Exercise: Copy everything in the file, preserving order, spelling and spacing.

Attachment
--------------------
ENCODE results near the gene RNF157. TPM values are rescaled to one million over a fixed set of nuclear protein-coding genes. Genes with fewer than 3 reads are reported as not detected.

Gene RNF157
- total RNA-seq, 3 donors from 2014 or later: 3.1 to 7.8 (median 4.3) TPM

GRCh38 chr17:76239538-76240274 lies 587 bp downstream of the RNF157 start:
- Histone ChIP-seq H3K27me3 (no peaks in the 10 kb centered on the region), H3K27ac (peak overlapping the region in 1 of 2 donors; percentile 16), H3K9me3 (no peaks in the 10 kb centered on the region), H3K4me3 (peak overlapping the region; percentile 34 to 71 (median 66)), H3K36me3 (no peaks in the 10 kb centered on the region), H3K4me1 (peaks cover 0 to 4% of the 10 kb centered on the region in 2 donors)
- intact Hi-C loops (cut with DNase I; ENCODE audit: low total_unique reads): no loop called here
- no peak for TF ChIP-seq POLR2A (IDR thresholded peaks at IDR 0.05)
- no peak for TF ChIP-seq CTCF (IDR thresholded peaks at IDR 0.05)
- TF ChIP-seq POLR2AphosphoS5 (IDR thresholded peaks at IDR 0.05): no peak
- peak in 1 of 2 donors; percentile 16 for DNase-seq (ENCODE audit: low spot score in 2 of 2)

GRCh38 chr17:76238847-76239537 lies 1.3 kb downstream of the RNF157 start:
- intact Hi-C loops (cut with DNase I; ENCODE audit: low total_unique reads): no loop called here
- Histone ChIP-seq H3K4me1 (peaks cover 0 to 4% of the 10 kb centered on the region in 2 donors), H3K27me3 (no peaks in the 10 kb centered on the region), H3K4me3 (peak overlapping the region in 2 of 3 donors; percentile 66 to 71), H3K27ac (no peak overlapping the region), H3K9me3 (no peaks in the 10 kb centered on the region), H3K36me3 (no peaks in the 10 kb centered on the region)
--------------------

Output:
ENCODE results near the gene RNF157. TPM values are rescaled to one million over a fixed set of nuclear protein-coding genes. Genes with fewer than 3 reads are reported as not detected.

Gene RNF157
- total RNA-seq, 3 donors from 2014 or later: 3.1 to 7.8 (median 4.3) TPM

GRCh38 chr17:76239538-76240274 lies 587 bp downstream of the RNF157 start:
- Histone ChIP-seq H3K27me3 (no peaks in the 10 kb centered on the region), H3K27ac (peak overlapping the region in 1 of 2 donors; percentile 16), H3K9me3 (no peaks in the 10 kb centered on the region), H3K4me3 (peak overlapping the region; percentile 34 to 71 (median 66)), H3K36me3 (no peaks in the 10 kb centered on the region), H3K4me1 (peaks cover 0 to 4% of the 10 kb centered on the region in 2 donors)
- intact Hi-C loops (cut with DNase I; ENCODE audit: low total_unique reads): no loop called here
- no peak for TF ChIP-seq POLR2A (IDR thresholded peaks at IDR 0.05)
- no peak for TF ChIP-seq CTCF (IDR thresholded peaks at IDR 0.05)
- TF ChIP-seq POLR2AphosphoS5 (IDR thresholded peaks at IDR 0.05): no peak
- peak in 1 of 2 donors; percentile 16 for DNase-seq (ENCODE audit: low spot score in 2 of 2)

GRCh38 chr17:76238847-76239537 lies 1.3 kb downstream of the RNF157 start:
- intact Hi-C loops (cut with DNase I; ENCODE audit: low total_unique reads): no loop called here
- Histone ChIP-seq H3K4me1 (peaks cover 0 to 4% of the 10 kb centered on the region in 2 donors), H3K27me3 (no peaks in the 10 kb centered on the region), H3K4me3 (peak overlapping the region in 2 of 3 donors; percentile 66 to 71), H3K27ac (no peak overlapping the region), H3K9me3 (no peaks in the 10 kb centered on the region), H3K36me3 (no peaks in the 10 kb centered on the region)